General Transfer Pricing Information

When one part of a multinational organization in one country sells goods or services to another part in another country, the price charged for these goods or services is called a 'transfer price'. Not long ago, transfer pricing was a subject for tax administrators and one or two other specialists. But recently, politicians, economists and businesspeople have been waking up to the importance of who pays tax on what in international business transactions between different arms of the same corporation. Globalization is one reason for this interest, the rise of the multinational corporation is another. Once you take on board the fact that more than 60% of world trade takes place within multinational enterprises, the importance of transfer pricing becomes clear.

Transfer pricing is a great way to move goods from one company division or department to another without generating a lot of postings on the Accounts Receivable and Accounts Payable books. The value of the goods is simply moved from one division to the other, a process that greatly simplifies the process.

Normally, there is a simple form that accompanies the physical transfer of the goods, and is used by both the sender and the recipient to make appropriate posts in company accounting records. This process eliminates the necessity for invoices, tariffs, and other documents that would normally apply to a new purchase using an outside vendor.

While the main purpose of TP is to enhance the overall value of the corporate family of companies, there are instances when this type of transaction can be abused. This is especially true when transfers to international locations are conducted. Today, many countries have regulations to help prevent the use of transfer pricing as a means of evading taxes or similar unethical and illegal activities. Taxpayers who are aware of transactions or financial results that may initially look nonarm's length should carefully consider what information or context should be provided to a tax authority to influence the review.

A key element of TP is the presence of a buyer-seller relationship between units of a single company. Although owners and managers may not think of one location as selling services or parts to another unit, the various taxing authorities whether state or national may impose that view. Under such circumstances, a company has to determine the monetary value of the goods ro services and treat that amount as sale or revenue of the selling unit and as a cost of the buying unit. The two most common approaches to setting and revising TP are to apply cost-plus and market-based procedures. While cost-plus prices have the appeal of simplicity and ease of calculation, be aware that cost-plus TP can provide exactly the wrong incentive for the producing unit.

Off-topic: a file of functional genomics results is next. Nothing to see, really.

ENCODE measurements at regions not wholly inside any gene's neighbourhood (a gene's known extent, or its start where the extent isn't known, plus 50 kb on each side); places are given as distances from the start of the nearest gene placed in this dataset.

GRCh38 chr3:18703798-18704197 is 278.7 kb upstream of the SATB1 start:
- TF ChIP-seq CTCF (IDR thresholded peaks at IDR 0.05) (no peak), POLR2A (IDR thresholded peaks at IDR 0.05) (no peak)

Any TP system creates internal revenues and expenses recorded for the goods and services transferred between units. The company must eliminate them to calculate the overall entities income. If TP exist between only two units of a company, the record keeping may be simple. It must create a structure to justify the many eliminations needed when transfer pricing is used at multiple levels of a company, such as in Examples production of plastic parts at Beta, the use of plastic parts in making subassemblies at Gamma and the use of subassemblies in making telephones at Alpha.

As business gets more complex, the likelihood grows that your company will eventually have to deal with transfer pricing issues. It is prudent to understand the subject now not when the taxing authorities are breathing down your neck.

Article Source: Rocco Picciano


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  2. Thanks for sharing the information of transfer pricing.It is an arrangement in transaction between related business entities.

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